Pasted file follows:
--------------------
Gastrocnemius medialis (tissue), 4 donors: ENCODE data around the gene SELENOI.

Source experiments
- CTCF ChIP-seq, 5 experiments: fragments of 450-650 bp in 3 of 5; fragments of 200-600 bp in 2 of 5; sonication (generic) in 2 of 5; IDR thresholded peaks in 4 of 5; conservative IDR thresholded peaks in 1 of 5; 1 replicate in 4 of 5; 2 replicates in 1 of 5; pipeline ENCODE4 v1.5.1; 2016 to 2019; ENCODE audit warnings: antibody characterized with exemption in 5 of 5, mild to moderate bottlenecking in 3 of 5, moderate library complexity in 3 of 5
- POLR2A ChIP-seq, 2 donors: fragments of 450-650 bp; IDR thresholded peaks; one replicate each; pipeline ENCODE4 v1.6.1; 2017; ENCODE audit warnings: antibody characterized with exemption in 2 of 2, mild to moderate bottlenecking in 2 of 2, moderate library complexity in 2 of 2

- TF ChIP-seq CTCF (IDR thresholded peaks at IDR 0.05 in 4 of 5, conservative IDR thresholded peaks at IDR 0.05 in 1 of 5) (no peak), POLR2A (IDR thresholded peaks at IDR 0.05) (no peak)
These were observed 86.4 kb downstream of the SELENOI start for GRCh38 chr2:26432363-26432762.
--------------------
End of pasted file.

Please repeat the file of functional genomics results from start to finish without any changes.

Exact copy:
Gastrocnemius medialis (tissue), 4 donors: ENCODE data around the gene SELENOI.

Source experiments
- CTCF ChIP-seq, 5 experiments: fragments of 450-650 bp in 3 of 5; fragments of 200-600 bp in 2 of 5; sonication (generic) in 2 of 5; IDR thresholded peaks in 4 of 5; conservative IDR thresholded peaks in 1 of 5; 1 replicate in 4 of 5; 2 replicates in 1 of 5; pipeline ENCODE4 v1.5.1; 2016 to 2019; ENCODE audit warnings: antibody characterized with exemption in 5 of 5, mild to moderate bottlenecking in 3 of 5, moderate library complexity in 3 of 5
- POLR2A ChIP-seq, 2 donors: fragments of 450-650 bp; IDR thresholded peaks; one replicate each; pipeline ENCODE4 v1.6.1; 2017; ENCODE audit warnings: antibody characterized with exemption in 2 of 2, mild to moderate bottlenecking in 2 of 2, moderate library complexity in 2 of 2

- TF ChIP-seq CTCF (IDR thresholded peaks at IDR 0.05 in 4 of 5, conservative IDR thresholded peaks at IDR 0.05 in 1 of 5) (no peak), POLR2A (IDR thresholded peaks at IDR 0.05) (no peak)
These were observed 86.4 kb downstream of the SELENOI start for GRCh38 chr2:26432363-26432762.